Passengers on the Thameslink network have been plagued by delays and mass cancellations of train services since a massive shakeup of the timetable last month.
Dubbed 'Railplan 2020', the new timetable is the culmination of the massive project originally known as Thameslink 2000 to transform north-south rail links across London.
Under the new timetable, the previous Thameslink network focussed on the Bedford to Brighton line has been expanded to include trains to Cambridge and Peterborough in the north, as well as Horsham, Rainham and other new destinations in the south.
The new timetable has been made possible by the rebuilding of London Bridge Station and Blackfriars Station and the new railway viaduct above Borough Market.
Many of Thameslink's current problems are linked to driver training, but the logistics of putting up to 24 trains an hour through the central section of the route between Blackfriars and St Pancras International were always going to be challenging.
Three years ago Sir Peter Hendy – then commissioner of Transport for London but now chair of Network Rail – gave a candid assessment of the rail industry's plans for the expanded service.
Facing the London Assembly's transport committee in February 2015, Sir Peter was asked about the then current problems experienced by passengers at London Bridge during the rebuilding of that station.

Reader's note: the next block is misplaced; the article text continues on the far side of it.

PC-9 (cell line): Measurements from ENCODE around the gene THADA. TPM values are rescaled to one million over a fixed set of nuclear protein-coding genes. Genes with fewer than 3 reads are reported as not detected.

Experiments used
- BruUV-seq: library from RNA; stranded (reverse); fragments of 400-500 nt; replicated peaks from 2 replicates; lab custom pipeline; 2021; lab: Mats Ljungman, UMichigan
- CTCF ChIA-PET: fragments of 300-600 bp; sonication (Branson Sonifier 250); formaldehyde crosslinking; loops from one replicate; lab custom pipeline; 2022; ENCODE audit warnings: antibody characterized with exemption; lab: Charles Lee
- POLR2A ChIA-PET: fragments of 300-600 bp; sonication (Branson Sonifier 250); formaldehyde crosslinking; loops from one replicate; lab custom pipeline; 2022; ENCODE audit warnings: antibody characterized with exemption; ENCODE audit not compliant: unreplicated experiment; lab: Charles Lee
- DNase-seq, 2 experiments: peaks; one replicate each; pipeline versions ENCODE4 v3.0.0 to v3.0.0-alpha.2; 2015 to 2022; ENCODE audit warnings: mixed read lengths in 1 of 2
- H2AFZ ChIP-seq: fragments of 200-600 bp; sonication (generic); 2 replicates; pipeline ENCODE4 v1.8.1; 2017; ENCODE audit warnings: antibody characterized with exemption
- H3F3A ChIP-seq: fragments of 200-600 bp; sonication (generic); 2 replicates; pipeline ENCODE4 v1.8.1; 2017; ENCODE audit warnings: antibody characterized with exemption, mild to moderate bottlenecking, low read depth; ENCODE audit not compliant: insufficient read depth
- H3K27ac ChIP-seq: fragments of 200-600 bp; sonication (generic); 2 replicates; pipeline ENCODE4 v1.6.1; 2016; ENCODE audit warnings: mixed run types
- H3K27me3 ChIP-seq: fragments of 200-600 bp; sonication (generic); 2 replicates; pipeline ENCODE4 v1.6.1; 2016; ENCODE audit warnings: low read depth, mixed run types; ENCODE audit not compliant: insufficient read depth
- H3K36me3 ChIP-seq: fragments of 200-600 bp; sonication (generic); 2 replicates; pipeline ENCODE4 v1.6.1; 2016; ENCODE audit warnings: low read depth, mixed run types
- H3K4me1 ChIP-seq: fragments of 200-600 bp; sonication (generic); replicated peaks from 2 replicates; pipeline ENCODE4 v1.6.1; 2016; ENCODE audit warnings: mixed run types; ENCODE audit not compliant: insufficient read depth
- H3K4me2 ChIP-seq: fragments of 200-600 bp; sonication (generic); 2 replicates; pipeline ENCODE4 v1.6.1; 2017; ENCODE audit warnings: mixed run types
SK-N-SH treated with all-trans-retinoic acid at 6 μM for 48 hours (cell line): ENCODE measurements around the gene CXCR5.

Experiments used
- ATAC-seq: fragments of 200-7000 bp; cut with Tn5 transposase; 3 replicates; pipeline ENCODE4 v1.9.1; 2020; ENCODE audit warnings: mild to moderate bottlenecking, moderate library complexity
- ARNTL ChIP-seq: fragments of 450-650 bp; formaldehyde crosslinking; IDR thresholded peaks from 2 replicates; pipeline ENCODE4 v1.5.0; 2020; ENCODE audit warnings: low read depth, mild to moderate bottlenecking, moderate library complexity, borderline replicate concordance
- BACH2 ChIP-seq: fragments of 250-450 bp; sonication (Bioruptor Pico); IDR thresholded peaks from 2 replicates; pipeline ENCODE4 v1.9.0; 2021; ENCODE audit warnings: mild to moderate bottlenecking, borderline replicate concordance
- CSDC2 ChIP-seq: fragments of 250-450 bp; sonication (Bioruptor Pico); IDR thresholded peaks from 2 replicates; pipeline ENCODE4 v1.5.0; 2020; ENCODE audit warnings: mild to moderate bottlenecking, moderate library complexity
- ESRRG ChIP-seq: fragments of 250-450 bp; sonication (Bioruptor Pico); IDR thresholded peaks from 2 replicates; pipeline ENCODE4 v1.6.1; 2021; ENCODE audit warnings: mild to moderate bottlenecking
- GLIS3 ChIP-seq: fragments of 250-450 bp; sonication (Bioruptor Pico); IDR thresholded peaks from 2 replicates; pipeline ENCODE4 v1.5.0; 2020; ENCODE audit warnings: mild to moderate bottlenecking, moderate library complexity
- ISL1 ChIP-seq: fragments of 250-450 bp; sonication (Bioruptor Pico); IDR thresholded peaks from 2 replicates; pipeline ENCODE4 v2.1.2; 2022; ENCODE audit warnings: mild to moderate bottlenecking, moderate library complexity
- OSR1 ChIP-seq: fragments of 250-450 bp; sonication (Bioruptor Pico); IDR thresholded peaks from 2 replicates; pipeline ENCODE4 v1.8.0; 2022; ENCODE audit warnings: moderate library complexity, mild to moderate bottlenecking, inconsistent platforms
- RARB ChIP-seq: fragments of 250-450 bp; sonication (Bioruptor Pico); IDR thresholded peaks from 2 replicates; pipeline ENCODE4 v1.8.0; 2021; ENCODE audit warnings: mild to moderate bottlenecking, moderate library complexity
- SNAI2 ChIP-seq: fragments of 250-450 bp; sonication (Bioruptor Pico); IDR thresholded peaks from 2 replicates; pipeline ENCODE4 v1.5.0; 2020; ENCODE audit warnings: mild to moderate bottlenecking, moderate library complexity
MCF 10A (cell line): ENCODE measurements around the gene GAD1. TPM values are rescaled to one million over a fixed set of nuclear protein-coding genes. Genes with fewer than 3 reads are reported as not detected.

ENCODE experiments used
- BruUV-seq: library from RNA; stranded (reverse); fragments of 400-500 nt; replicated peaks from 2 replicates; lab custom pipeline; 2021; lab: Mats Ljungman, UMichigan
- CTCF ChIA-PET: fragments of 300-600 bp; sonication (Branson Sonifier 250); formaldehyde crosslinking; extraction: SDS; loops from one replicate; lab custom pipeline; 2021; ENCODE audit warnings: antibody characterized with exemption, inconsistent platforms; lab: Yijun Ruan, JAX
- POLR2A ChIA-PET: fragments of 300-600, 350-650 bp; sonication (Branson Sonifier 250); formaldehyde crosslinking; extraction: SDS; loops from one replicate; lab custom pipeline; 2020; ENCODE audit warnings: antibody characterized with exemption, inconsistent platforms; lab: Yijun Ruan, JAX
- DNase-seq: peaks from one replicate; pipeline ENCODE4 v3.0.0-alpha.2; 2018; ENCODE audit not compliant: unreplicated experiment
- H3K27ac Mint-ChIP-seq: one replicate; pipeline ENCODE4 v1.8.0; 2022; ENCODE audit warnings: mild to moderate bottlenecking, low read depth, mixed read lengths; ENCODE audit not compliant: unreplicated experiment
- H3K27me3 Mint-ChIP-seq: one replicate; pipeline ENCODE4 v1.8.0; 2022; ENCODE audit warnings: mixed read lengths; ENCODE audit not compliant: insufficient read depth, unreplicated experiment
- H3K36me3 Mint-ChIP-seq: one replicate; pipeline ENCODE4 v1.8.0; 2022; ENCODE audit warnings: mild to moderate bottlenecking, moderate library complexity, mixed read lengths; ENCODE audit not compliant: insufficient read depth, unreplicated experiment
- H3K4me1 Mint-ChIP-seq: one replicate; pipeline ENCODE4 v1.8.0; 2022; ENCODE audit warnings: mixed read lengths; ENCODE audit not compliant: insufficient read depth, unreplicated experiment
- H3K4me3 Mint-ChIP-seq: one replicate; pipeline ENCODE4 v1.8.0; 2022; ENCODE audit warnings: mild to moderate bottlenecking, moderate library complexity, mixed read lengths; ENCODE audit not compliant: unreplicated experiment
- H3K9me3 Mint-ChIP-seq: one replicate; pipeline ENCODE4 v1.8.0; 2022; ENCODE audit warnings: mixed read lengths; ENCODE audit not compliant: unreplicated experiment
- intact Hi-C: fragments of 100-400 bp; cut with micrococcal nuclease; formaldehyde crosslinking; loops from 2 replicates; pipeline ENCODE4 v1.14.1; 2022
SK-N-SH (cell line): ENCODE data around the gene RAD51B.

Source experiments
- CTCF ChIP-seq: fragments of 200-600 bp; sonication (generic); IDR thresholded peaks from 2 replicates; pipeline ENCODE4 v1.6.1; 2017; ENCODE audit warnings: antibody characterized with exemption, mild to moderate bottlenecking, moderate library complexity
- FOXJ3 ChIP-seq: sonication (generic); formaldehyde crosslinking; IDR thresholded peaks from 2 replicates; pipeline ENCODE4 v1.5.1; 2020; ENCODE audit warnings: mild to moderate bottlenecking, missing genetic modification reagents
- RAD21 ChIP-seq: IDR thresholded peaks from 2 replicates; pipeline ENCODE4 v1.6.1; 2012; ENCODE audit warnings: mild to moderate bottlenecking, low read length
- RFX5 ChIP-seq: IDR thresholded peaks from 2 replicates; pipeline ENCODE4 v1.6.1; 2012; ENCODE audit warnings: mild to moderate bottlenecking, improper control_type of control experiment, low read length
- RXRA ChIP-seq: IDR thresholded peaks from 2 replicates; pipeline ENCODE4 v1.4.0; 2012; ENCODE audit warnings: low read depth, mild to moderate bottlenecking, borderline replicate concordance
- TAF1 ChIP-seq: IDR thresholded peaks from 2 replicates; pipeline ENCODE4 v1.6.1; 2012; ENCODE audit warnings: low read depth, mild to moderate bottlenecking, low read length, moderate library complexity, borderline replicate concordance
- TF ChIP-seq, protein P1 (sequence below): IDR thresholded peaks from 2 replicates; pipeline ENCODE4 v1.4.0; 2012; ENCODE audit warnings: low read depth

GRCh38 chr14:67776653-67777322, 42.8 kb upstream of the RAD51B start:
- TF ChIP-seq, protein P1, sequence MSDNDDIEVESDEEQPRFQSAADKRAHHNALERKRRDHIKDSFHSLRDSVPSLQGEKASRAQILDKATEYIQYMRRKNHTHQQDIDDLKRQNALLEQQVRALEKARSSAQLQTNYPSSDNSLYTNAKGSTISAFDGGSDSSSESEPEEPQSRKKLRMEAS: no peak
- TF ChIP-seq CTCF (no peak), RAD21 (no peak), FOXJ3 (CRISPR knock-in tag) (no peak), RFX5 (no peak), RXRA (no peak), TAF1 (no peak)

In response, he voiced fears that the proposed Thameslink service was overly complex and would have to be pared back.
"The other thing that people might have to get used to is that you cannot have trains to everywhere," Sir Peter told the City Hall meeting.
"The Underground works with people changing from one frequent service to another frequent service.
"Part of the problem with these services is this massive multiplicity of destinations.
"If you look at Thameslink – and this is a criticism of the way it has been franchised that I am very happy to put in the public arena – when the whole thing is finished, that train service is going to run from King's Lynn to Eastbourne and from Peterborough to all sorts of south coast destinations.
"I would not like to run that at a very high frequency through central London. That is an implausible suggestion.
"Actually, Crossrail is going to be quite complex. It has three ends, two of which are on the national railway network, but it does not have 17 ends and if it did I would not give any chance to it running reliably through central London.
"My strong feeling is that Thameslink will have to go on as it does because the contract has been let, but I bet the next one is Bedford to Gatwick Airport.
"I bet it does not go to Eastbourne and Brighton and King's Lynn and the Wind in the Willows because it is just implausible to get all that lot to work properly in central London."
Despite his 2015 comments, Sir Peter this week told ITV News that he might have to step down from his post over the recent disruption on Thameslink and Northern rail services.